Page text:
“These include knee ligament injuries such as ACL tears as well as shoulder dislocations and rotator cuff injuries,” says Galloway. The good news for those patients is that today’s technological advances, particularly minimally invasive arthroscopic procedures, have greatly reduced the postoperative pain and recovery, he says.

And the future of sports medicine is even brighter. Galloway is part of a team at the University of Cincinnati working to improve healing through tissue engineering.

“One day, surgeons will be able to grow a replacement for a torn anterior cruciate ligament instead of having to use tissue from another part of the body as a replacement,” Galloway says.

–Eric Spangler


 

 

Dr. Lynn Babcock
Pediatric Emergency Medicine • Cincinnati Children’s Hospital Medical Center

Concussions and traumatic brain injuries in professional and collegiate sports get a lot of attention, but are often overlooked in children.

“It’s harder to recognize in children because the signs and symptoms are more subtle and it requires that someone is paying attention,” says Dr. Lynn Babcock, a pediatric emergency medicine specialist at Cincinnati Children’s Hospital Medical Center and associate professor of pediatrics at the University of Cincinnati College of Medicine since 2009.

She has done extensive research into finding a blood test or radiographic image marker to make a more definite diagnosis.

“A CAT scan is the typical test you do, but it detects big brain bleeds,” she says. “Most kids who have a concussion have a normal head CT. You have to figure out what else do you do besides look for signs and symptoms.”

Dr. Babcock says her medical interest in childhood concussions grew out of her experience as figure skater (She coaches skating at the Indian Hill Winter Club).

Here advice to parents? Be aware of the signs such a headaches, dizziness, blurred vision and nausea and vomiting.

“I tell parents: Equate it to a broken arm. You’d put that in cast and not over use it until it was healed. It’s the same with your brain. You can’t put a cast on your brain. But you should rest it. Take it easy. Stay hydrated and slowly return to normal daily activities.”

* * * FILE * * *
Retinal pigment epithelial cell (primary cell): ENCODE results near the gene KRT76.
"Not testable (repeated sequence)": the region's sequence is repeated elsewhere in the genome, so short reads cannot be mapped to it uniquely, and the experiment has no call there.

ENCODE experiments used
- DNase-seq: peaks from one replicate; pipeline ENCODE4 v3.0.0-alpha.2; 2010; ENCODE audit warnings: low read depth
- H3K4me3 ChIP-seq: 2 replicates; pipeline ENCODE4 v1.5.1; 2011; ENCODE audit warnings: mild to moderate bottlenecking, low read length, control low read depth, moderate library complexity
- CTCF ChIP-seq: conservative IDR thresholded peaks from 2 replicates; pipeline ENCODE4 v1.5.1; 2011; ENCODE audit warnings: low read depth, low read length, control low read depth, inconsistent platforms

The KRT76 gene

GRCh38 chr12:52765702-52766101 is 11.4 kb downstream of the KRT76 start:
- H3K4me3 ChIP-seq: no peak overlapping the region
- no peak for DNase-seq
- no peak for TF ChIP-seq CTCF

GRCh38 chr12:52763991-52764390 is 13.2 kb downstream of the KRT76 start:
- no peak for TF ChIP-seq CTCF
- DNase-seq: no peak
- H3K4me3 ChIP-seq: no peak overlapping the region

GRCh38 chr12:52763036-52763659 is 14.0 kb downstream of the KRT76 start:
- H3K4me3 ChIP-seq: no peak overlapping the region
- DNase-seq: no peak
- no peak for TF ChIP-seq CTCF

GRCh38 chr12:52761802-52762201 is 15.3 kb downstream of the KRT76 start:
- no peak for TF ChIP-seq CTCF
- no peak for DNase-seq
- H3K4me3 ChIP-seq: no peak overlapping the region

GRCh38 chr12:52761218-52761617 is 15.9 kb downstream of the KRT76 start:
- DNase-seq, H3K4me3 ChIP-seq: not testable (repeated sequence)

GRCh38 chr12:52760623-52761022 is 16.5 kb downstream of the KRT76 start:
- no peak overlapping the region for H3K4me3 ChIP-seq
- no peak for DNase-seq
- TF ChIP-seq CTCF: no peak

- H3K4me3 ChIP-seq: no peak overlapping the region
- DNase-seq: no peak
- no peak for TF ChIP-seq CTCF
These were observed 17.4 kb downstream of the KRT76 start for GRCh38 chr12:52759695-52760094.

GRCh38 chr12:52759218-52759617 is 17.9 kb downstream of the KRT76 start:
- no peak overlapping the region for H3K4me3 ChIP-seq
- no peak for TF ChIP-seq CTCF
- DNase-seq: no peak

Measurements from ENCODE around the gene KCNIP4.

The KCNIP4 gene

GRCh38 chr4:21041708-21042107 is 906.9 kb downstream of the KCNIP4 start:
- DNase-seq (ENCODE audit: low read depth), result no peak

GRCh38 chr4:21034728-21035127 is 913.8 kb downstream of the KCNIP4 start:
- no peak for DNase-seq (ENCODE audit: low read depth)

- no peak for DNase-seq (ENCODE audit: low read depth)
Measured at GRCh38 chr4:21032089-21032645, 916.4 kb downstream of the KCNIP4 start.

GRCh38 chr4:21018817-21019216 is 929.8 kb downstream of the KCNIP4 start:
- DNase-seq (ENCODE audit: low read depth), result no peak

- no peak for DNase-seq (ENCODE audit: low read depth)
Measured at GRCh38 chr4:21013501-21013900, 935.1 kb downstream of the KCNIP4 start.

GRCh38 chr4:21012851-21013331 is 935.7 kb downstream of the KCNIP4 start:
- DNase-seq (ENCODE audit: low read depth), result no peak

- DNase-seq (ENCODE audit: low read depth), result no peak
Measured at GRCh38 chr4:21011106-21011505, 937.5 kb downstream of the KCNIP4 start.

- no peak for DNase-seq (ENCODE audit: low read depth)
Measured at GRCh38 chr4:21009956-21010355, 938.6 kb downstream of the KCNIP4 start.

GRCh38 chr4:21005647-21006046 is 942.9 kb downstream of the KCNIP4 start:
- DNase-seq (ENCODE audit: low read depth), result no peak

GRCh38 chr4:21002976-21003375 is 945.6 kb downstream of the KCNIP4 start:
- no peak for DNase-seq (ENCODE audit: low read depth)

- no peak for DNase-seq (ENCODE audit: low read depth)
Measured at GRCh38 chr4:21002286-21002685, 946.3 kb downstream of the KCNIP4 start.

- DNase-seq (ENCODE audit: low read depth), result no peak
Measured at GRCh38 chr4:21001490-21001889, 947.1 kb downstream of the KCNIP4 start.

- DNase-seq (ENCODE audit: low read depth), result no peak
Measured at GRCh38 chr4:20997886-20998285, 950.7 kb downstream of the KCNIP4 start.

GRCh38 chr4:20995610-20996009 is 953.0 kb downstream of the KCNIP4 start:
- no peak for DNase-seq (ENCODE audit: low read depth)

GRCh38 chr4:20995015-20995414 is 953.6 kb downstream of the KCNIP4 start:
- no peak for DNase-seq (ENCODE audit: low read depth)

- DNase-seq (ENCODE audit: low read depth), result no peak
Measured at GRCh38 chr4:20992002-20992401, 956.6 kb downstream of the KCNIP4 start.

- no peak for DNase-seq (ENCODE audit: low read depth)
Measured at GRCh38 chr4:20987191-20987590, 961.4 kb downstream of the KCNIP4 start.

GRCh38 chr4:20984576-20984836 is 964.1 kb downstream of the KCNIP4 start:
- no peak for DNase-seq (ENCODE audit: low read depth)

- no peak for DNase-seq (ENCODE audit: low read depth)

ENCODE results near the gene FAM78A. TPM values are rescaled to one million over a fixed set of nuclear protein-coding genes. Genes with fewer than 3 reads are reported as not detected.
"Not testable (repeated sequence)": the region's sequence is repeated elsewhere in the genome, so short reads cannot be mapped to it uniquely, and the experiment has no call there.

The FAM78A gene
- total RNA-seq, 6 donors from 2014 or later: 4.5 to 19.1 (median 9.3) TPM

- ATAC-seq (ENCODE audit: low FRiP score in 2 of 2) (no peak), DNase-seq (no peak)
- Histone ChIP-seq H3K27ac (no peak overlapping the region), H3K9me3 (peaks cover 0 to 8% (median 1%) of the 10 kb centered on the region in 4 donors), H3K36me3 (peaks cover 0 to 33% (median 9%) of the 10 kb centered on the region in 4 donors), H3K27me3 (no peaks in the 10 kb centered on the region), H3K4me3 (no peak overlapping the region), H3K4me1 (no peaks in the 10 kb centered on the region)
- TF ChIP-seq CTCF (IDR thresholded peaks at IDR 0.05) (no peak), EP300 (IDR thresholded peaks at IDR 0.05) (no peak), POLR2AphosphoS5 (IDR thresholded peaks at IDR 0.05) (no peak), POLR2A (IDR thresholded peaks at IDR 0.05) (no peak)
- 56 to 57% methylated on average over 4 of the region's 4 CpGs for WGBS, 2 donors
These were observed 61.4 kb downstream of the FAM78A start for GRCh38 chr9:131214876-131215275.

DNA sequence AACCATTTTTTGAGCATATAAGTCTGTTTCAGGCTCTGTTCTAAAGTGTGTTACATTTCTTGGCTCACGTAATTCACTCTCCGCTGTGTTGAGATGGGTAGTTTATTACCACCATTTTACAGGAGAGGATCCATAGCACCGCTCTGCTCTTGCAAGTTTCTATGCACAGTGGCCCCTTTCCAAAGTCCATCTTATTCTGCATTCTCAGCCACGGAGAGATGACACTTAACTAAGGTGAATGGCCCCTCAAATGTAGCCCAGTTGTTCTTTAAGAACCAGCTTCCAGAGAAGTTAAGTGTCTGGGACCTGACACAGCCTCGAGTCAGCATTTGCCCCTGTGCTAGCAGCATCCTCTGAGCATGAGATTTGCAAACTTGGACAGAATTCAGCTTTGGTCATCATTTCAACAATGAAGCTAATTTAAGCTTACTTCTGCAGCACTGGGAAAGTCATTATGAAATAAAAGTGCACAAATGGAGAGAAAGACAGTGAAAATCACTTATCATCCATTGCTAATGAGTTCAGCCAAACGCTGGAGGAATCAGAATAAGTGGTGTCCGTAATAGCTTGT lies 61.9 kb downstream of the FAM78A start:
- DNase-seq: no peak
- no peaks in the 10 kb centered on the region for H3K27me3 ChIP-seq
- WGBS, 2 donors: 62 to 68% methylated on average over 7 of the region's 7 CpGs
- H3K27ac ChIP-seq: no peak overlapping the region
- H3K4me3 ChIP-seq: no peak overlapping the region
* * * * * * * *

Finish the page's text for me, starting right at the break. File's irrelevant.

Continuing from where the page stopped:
About 80 percent of kids recover from traumatic brain injuries in two to three weeks, she says.

– Mike Boyer


 

 

Dr. Irfan Firdaus, D.O.
Medical Oncology and Hematology • OHC - Specialists in Cancer and Blood Disorders

As an oncologist and hematologist, Dr. Firdaus is part of a multi-disciplinary team that treats patients who have been diagnosed with cancer or malignant or benign blood disorders.

OHC emphasizes patient-centric care. Patients come first. Patients receive accessible, efficient care designed to achieve the best possible outcome. That means good, cost-effective, evidence-based treatments, Dr. Firdaus emphasizes.

"When a patient comes in, it's often overwhelming for them," Dr. Firdaus says. There is a tremendous amount of information to absorb and choices to make. "Not to mention they've just been told they have cancer a few days before," he says.

To help them, patients meet with a nurse navigator who provides education, support and guidance during their treatment. Financial navigators are also available.

Patients are encouraged to participate in clinical research trials with the aim of improving their treatment and furthering oncology research.

Dr. Firdaus, who oversees the gastro-intestinal clinical research trials at OHC, believes strongly in furthering cancer research. He says that OHC patients have access to clinical trials that aren't available otherwise.